What these songs share in common is Hyatt’s smooth vocals. He never sings staccato. The lyrics flow like honey from his mouth.
Most people have heard of Walter Hyatt for two reasons. First, Lyle Lovett has championed Hyatt as a seminal influence. Lovett produced Hyatt’s lustrous first album, King Tears (1990), and has covered some of Hyatt’s best songs. Hyatt is also known because of his tragic death in the notorious ValuJet plane crash off Florida in 1996.
More people have heard of Hyatt than heard Hyatt himself. His two discs can be routinely found in the cut-out bins and discounted items at new and used record stores for a cheap price, and even then they mostly just sit there. He’s yesterday’s news whose idiosyncratic mix of folk, swing, blues, and pop no longer attracts attention. That’s a shame, but maybe one that will soon be remedied. A third Hyatt CD has just been released with 12 new songs that features contributions by old friends and fans, like singer Alison Moorer, dobro maven Jerry Douglas, fiddler extraordinaire Carrie Rodriguez, and many others.
As the title suggests, the contents of Some Unfinished Business: Volume One includes a dozen uncompleted tracks (out of 40) that were left behind when Hyatt died. The demos consisted of Hyatt singing and playing guitar by himself, but thanks to the miracle of studio production, they are now fully fleshed-out songs. This can mean everything from adding a lush string accompaniment, as on the romantic ballad “The Standoff”, to putting rockabilly-inflected vocal harmonies (by the Jordanaires, no less) on the rollicking “Reach for Me”. While one wonders what Hyatt would have done with these tunes if he were alive, there is little doubt that the appended polish makes this record a complete package wrapped up with a bow.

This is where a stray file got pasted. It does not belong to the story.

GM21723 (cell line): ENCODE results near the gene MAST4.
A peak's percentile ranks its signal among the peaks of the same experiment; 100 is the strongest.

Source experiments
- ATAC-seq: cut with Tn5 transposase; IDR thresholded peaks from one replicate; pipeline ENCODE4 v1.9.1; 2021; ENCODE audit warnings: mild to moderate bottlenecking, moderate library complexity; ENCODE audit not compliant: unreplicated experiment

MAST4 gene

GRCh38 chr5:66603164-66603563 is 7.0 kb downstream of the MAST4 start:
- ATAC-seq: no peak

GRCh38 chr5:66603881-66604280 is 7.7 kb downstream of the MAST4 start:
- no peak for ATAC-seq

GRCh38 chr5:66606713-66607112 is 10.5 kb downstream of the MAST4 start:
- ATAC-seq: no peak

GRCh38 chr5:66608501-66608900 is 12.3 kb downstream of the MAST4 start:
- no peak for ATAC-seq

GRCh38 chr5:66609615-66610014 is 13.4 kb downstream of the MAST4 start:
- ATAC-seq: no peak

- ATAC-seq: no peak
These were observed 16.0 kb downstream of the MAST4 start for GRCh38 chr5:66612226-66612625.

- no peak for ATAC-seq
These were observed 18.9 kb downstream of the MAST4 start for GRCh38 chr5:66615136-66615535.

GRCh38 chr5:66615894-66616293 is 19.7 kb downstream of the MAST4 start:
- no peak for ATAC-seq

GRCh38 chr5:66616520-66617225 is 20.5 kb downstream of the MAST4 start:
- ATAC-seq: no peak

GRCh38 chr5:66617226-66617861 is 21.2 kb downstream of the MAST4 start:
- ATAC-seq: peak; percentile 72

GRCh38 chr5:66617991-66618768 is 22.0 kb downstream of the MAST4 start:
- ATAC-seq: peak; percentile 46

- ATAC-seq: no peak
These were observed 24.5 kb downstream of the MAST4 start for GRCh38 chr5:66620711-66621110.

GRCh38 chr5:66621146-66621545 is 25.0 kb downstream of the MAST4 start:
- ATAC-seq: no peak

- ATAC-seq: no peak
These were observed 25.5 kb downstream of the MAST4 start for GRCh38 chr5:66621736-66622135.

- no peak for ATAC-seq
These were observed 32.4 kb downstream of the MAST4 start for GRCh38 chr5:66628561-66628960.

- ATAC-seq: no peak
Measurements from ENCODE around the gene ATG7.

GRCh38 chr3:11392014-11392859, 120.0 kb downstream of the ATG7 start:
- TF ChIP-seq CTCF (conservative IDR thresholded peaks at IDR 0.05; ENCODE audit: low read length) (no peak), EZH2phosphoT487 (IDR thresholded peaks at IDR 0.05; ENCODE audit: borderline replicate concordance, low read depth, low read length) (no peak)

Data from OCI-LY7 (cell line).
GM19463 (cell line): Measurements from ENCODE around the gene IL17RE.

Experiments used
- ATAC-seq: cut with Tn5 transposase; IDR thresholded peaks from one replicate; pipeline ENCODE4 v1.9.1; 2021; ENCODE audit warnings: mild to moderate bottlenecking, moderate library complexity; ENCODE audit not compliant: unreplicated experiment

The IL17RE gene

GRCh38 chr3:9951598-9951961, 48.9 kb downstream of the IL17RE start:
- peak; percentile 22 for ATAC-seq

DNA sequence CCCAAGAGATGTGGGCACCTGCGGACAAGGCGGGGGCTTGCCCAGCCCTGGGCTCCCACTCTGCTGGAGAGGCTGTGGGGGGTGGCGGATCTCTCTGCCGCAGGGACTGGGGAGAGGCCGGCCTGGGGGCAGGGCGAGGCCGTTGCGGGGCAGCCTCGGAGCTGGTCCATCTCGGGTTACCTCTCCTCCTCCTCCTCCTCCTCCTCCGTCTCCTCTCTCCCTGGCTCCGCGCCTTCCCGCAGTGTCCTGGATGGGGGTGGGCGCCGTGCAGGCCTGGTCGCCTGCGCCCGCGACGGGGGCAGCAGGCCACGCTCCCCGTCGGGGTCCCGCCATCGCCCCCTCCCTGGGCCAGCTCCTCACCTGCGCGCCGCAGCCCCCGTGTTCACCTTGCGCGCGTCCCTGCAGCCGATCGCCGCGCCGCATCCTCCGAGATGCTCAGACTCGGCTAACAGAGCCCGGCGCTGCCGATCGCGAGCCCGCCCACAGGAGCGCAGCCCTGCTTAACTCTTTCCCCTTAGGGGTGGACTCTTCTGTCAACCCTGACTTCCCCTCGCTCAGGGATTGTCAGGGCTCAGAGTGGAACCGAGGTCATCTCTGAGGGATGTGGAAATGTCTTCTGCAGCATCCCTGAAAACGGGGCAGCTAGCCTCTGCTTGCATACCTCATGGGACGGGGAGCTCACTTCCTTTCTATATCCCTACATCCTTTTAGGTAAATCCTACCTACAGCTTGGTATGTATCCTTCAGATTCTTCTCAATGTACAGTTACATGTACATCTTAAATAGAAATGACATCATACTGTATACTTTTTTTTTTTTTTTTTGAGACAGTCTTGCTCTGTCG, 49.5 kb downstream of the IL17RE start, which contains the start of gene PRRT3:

The most distinctive quality of Hyatt’s posthumous release is that no two songs sound alike. The different styles and sundry musicians employed give this recording a grab bag quality. Individually, each track creates a satisfying listening experience, but as a whole the disc seems oddly disjointed. Perhaps that’s an unfair criticism considering the music’s pedigree, but it should be noted. There are many times the listener gets in a groove and expects more of the same only to be smacked with something that completely breaks the mood.
That said, the disc containers some wonderful music. The opening track, “Motor City Man”, uses a honking horn section and a soulful bass line as Hyatt tells the story of the automobile industry’s rise and fall through the story of one family’s fortunes. “Deeper than Love” successfully employs bluegrass rhythms and accompaniment to evoke the memories of a simpler time. The gentle cadences of “Going to New Orleans” evoke the placid Delta breezes Hyatt sings about in his search for a better life. What these songs share in common is Hyatt’s smooth vocals. He never sings staccato. The lyrics flow like honey from his mouth.
Hyatt’s voice lures the listener in. It comes off as the expression of a long lost pal who tells you what you’ve been missing. Well, that much is true, even if you never knew him or his music before.